In February 2017, the Department of Justice (DOJ) issued its “Evaluation of Corporate Compliance Programs” document. Exactly a year later, it remains an incredibly valuable, evergreen how-to guide to operationalizing your organization’s compliance program. While not official DOJ Guidance, it provides significant guidance for every compliance practitioner.
In this two-part series, we will explore the 11-point list of questions laid out in the document that capture the DOJ’s current thinking on compliance program best practices.
The Evaluation provides a useful DOJ resource that can help a compliance practitioner test how deeply your compliance program is woven into the fabric of your organization. The DOJ cautions that these questions “form neither a checklist nor a formula,” indicating that the topics and questions may be more relevant for some organizations than in others, depending on the facts at issue.
The Evaluation follows the DOJ’s and Securities and Exchange Commission’s (SEC) “Ten Hallmarks of an Effective Compliance Program,” released in the 2012 Foreign Corrupt Practices Act (FCPA) Guidance. It also builds on the DOJ’s evolving best practices for an effective compliance program that began the Compliance Counsel metrics laid out by former Assistant Attorney General Leslie Caldwell in November 2015 and the DOJ’s FCPA Pilot Program regarding effective compliance programs found in Prong 3 Remediation. Several key concepts were also advanced in the new DOJ FCPA Corporate Enforcement Policy, released in November 2017.
Best Practices for Effective Compliance
The Evaluation outlines what constitutes an effective compliance program and provides solid information for the greater compliance community. The questions included in the document demonstrate a clear understanding of compliance programs. The document is used by prosecutors when considering if a company under a FCPA investigation had an effective compliance program.
“Also notable is what is not in the list: a focus on legal issues. Instead, the list squarely looks at how the business operates and how the company integrates compliance into its business functions,” observed Adam Turteltaub, Vice President of Strategic Initiatives and International Programs, the Society of Corporate Compliance and Ethics. “The word ‘legal’ appears once and ‘law’ not at all. By contrast, ‘training’ appears eight times, “board” seven, “management” eleven and “process” a whopping twenty-nine times.”
This DOJ Evaluation provides compliance practitioners with:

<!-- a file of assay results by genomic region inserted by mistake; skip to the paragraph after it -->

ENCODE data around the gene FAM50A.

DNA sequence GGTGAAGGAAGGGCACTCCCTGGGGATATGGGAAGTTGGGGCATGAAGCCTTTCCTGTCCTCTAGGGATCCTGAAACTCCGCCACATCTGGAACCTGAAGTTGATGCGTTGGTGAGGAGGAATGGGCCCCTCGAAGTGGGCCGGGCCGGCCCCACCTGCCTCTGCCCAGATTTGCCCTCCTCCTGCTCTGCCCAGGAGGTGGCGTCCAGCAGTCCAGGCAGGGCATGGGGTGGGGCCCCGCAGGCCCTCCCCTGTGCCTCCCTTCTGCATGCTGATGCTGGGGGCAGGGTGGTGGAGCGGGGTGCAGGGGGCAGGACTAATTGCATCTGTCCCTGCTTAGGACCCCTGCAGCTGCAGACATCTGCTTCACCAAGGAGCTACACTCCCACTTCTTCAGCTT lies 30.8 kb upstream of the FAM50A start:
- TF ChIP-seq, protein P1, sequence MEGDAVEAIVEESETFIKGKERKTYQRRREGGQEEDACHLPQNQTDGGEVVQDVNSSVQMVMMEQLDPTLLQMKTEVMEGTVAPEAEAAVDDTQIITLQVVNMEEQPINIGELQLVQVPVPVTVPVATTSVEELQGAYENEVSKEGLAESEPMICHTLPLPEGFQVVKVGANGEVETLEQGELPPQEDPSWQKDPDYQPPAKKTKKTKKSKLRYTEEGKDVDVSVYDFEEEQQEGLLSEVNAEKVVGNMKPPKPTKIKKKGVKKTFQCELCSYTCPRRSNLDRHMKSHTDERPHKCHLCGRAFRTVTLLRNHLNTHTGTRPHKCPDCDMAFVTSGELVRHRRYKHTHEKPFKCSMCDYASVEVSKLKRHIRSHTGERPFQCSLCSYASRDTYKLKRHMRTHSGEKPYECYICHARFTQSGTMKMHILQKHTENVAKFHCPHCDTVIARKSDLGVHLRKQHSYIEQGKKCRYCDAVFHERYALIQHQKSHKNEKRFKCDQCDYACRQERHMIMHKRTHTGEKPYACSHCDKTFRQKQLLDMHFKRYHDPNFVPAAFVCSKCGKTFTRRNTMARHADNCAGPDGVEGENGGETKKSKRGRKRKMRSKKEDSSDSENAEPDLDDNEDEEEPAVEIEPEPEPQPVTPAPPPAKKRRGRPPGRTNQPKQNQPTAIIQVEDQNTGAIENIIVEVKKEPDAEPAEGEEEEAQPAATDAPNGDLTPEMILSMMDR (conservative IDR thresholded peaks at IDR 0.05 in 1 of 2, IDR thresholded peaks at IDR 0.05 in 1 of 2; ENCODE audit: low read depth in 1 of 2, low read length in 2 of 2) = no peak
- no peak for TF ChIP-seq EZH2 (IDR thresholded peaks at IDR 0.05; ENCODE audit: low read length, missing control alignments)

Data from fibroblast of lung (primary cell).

- Clear standards to use to evaluate their own compliance programs.
- Solid guidance on government regulators’ expectations for what compliance programs should include, how they should be implemented, and the future direction they should take.
- A valuable teaching tool to lay out the clear requirements for any best practices compliance program for your Board and senior management.
The document re-emphasizes that a compliance practitioner must listen when the DOJ communicates its expectations for corporate compliance. Beginning with the initial public remarks of Hui Chen and comments by former Assistant Attorney General Leslie Caldwell in November 2015, through the announcement of the FCPA Pilot Program in April 2016 and subsequent public remarks by Caldwell, former Deputy Attorney General Sally Yates and Chief of the FCPA Unit, Daniel Kahn, the DOJ has consistently articulated the need to operationalize a corporate compliance program. This trend continued in 2017 with the Evaluation and later, the FCPA Corporate Enforcement Policy.
Indeed, one can draw a straight line from Caldwell’s November 2015 remarks at the SIFMA Compliance and Legal Society New York Regional Seminar where she presented the requirements to operationalize compliance in discussing compliance program metrics.
In this blog post, we will explore the first five areas of inquiry in the DOJ’s Evaluation.
Evaluation No. 1 – Analysis and Remediation of Underlying Conduct
One of the most interesting considerations is Evaluation No. 1, which addresses the analysis and remediation of underlying conduct. In this area, it is essential to understand the root cause of any incident: Is it systemic and who made the analysis? You will also need to evaluate the detection prong of your compliance regime. For example, if the conduct was missed, why was it missed? Finally, you will need to explain the remediation. This area was added to the new FCPA Corporate Enforcement Policy.